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Re: Dormancy


Robins,

Norm Lesch has made a GREAT observation and told us about it in his post
of this AM.He pointed out that only SOME hosta seeds germinated under
normal warmth and moisture but that more within the same pod population
DID germinate after 4 weeks of refrigeration. Ran made similar
observations about his experiences in the past. I am not surprised at
these findings. In fact, I am delighted to hear of these careful
observations.

According to Plant Propagation, Principles and Practices by Hartman and
Kester, a classic Horticultural Textbook, plant physiologist/seed
technologist separate seeds into five Groups based upon their response
characteristics to  environmental conditions and handling methods used
to achieve germination. They are as follows:

   Group I... Seeds with hard, moisture impermeable coats preventing
water and gas absorption by the embryo.

   Group II...Seeds with dormant embryos that respond to chilling to
achieve germination (Several cold/warm cycles may be necessary for
germination).

   Group III...Seeds with a combination of impermeable seed coats and
dormant embryos.

   Group IV...Seeds containing chemical inhibitors

   Group V...Seeds that are dormant at harvest and become able to be
germinated upon dry storage. Dormancy may last only a few day,
disappearing with dry storage treatment followed by moisture and warmth.

Superimposed on these characteristics of seeds are a series of optimum
environmental conditions necessary  for germination, i.e. optimum
temperatures,light, moisture, depth of planting, planting media physical
characteristics, freedom from disease, humidity control, etc. I have
observed that hosta seed, if dried and stored for a short period of time
usually germinates well, both in darkness and in the presense of light.
The rate of germination (its rapidity) is often correlated to
temperatures. At high temperatures (85 degrees, for example, germination
is often less than a week. At 70 to 75 degrees germination usually
occurs in less than two weeks. The viability percentage of hosta seed is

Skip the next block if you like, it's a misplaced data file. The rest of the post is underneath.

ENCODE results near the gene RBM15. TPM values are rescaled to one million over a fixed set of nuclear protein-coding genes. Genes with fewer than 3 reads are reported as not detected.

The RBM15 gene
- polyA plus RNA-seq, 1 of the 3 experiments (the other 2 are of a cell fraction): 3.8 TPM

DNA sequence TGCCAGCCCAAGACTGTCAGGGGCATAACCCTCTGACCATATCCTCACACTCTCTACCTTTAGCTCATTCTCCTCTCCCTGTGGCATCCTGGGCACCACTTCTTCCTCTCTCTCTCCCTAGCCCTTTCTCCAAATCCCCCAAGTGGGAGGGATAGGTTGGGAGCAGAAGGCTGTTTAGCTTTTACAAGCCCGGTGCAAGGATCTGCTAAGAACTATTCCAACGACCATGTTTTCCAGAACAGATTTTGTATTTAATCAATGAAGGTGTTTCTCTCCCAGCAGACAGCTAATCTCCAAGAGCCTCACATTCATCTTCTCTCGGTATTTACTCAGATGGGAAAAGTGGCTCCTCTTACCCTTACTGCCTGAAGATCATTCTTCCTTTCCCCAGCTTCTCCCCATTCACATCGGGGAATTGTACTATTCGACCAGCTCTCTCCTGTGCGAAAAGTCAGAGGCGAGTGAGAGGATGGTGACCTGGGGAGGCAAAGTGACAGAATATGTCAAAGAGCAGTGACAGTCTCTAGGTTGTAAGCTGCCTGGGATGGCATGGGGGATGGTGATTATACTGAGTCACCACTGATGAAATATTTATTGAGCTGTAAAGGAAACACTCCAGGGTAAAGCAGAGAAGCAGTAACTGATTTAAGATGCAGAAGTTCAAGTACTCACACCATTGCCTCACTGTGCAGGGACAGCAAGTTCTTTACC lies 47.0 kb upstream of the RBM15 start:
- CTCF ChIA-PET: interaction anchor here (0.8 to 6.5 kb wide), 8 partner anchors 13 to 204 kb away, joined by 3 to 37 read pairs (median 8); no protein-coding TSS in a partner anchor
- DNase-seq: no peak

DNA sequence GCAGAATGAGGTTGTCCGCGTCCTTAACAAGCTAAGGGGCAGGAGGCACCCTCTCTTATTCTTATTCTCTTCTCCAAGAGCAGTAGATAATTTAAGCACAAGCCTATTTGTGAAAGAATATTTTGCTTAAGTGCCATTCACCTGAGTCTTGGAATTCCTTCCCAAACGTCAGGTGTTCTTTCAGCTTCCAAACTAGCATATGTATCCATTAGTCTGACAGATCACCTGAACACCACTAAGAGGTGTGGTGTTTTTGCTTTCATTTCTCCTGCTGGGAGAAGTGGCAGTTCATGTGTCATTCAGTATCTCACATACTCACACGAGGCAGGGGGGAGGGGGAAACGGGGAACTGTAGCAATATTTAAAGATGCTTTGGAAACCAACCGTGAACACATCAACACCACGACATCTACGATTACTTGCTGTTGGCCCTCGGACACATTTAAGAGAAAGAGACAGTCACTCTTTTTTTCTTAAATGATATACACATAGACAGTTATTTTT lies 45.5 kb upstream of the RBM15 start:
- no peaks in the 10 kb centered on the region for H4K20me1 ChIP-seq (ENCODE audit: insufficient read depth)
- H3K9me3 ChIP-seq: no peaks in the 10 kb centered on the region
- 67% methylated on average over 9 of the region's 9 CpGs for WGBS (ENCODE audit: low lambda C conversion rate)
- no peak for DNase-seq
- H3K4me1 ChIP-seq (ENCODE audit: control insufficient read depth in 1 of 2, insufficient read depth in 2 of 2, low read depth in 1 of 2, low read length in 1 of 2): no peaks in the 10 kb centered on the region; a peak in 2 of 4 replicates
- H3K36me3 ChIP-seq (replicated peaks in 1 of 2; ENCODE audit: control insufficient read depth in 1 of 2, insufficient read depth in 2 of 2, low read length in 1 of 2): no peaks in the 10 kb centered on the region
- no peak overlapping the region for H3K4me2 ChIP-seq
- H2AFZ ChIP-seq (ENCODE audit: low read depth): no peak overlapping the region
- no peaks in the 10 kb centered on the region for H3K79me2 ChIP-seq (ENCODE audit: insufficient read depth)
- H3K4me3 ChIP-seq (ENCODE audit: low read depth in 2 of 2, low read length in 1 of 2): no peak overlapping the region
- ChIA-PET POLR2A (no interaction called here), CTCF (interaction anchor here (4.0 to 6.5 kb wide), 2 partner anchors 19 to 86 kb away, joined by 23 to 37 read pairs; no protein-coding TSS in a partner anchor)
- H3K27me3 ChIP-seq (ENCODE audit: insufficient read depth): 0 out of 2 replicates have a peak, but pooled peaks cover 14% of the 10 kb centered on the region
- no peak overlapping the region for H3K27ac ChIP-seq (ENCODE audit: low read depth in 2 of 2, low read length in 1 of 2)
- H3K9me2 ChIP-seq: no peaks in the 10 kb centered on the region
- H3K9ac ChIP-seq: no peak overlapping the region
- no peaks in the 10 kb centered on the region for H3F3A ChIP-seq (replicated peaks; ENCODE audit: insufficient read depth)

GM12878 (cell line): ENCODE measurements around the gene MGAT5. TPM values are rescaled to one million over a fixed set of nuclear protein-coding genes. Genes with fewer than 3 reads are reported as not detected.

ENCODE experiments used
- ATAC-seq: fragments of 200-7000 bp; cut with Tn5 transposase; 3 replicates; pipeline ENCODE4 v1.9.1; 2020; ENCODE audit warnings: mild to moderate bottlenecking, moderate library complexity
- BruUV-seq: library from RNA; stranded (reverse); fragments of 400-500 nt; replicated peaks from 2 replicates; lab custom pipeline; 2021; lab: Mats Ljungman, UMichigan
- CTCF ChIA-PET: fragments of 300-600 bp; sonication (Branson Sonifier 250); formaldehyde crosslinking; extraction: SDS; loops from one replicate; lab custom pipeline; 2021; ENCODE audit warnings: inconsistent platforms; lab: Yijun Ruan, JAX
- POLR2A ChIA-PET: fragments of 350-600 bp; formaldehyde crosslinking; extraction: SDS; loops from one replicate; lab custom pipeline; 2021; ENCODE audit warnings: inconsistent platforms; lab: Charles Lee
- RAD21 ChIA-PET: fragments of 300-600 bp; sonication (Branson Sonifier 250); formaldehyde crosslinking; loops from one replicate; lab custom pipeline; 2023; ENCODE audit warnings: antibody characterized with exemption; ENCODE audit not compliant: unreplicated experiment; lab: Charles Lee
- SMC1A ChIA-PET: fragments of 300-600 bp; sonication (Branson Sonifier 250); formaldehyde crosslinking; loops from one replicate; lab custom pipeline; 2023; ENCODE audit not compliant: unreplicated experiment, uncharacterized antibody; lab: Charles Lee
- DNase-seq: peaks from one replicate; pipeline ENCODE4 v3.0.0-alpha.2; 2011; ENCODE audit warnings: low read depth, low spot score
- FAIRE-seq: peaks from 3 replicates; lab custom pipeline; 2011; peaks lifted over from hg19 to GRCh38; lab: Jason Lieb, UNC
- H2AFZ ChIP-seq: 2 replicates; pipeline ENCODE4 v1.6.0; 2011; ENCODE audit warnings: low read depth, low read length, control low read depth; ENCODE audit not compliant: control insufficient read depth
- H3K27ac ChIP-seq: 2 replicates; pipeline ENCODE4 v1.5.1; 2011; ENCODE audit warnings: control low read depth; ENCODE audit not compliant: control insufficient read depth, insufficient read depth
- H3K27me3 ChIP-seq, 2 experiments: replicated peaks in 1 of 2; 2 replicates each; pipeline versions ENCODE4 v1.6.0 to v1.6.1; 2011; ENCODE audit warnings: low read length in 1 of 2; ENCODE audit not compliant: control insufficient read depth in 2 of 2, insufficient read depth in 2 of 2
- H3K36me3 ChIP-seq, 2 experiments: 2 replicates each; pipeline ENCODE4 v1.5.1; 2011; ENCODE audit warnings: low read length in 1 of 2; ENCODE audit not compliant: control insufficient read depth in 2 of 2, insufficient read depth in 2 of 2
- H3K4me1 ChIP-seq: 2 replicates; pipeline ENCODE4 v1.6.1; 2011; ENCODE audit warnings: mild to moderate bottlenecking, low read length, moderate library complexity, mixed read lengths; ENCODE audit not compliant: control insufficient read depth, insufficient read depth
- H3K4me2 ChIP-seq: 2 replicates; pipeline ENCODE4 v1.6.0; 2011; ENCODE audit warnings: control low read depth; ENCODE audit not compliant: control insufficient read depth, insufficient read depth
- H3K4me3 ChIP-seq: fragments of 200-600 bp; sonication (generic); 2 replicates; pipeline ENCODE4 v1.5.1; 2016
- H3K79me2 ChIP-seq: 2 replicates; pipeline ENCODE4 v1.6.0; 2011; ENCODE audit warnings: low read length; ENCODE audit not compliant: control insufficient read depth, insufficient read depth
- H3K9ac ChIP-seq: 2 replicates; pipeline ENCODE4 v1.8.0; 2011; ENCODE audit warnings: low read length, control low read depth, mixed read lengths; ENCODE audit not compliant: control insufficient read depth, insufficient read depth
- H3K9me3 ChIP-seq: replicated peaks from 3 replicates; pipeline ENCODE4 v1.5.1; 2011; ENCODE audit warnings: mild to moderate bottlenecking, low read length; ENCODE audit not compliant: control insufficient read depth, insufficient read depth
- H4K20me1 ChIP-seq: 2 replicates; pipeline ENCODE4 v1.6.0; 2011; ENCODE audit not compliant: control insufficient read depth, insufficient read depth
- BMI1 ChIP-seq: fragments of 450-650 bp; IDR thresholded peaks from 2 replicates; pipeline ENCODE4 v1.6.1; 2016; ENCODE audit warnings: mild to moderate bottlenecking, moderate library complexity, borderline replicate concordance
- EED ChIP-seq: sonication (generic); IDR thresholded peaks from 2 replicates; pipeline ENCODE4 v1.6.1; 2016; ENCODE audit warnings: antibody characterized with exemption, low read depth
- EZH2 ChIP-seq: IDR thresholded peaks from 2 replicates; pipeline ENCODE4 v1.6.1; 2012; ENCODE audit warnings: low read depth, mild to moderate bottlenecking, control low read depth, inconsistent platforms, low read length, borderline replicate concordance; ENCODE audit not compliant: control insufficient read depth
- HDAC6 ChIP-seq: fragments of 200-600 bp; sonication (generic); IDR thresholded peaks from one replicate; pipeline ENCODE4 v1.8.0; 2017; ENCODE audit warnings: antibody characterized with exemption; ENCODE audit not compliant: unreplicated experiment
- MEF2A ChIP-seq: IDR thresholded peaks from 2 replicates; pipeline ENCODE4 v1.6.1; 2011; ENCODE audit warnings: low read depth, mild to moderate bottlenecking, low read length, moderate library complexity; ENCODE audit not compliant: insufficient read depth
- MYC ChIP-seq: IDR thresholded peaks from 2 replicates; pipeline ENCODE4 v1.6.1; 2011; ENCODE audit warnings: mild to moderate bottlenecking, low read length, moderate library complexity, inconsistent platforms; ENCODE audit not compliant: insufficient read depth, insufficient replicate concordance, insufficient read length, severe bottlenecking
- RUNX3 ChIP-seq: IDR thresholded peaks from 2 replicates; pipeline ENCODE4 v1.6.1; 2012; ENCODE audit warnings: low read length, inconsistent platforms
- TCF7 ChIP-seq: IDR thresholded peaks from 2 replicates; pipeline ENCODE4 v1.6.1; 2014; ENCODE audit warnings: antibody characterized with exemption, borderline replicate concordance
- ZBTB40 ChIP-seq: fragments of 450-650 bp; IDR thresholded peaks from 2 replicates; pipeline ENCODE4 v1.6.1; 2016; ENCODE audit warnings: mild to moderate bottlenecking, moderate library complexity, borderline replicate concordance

not uniform because of the many variables that may exist. Among these
variables are genetic factors and all of the horticultural skill
variables.

As I try to understand what Norm has observed, I think that the genetic
variables are probably  more significant than we have formerly believed.
If seed within the same pod respond differently in terms of germination
rate and germination percentages because of response to vernalization,
then there must be differences due to genetic make-up within the seed in
the same pod. I am assuming that the cultural practices were not faulty.

I have always considered hosta seed to fall in the Group V category
because most seed seemed to usually germinate well  soon after drying
and a brief period of storage. Now it seems from Norm's observation that
SOME seeds may fall in the Groups II requiring chilling and Group IV,
seeds that have inhibiting chemicals. Dormancy is known to be due to
presence of Abscisic Acid (ABA), a natural plant hormone. Its presence
may be considered inhibiting to germination, thus perhaps identified as
being in Group IV. Chilling is believed to be the environmental
condition necessary to destroy the ABA in plant tissues... during the
winter dormancy period. Perhaps some seeds within a pod possess more ABA
than others because their genetic make-up is different. Perhaps colder
temperatures for longer periods of time are required to destroy the ABA
within such seeds. All of this reasoning is speculative of course, but
even this is necessary to try to understand what may be happening.  

Thanks, Norm and Ran for your observations. Perhaps we need to modify
our seed germinating methods somewhat as suggested by Beth
Arnold....when many seeds don't germinate, take out those seedlings that
have emerged and put the container into a cold environment for another
month. That's what I plan to do if I find anything "special" not
germinating.

Jim Hawes



As I try to understand what Norm has observed, I think that the genetic
variables are more significant than we have formerly believed. If seed
within the same pod respond differently in terms of germination rate
and  germination percentages because of   response to vernalization,
then there must be differences due to genetic make-up within the seed in
the same pod.

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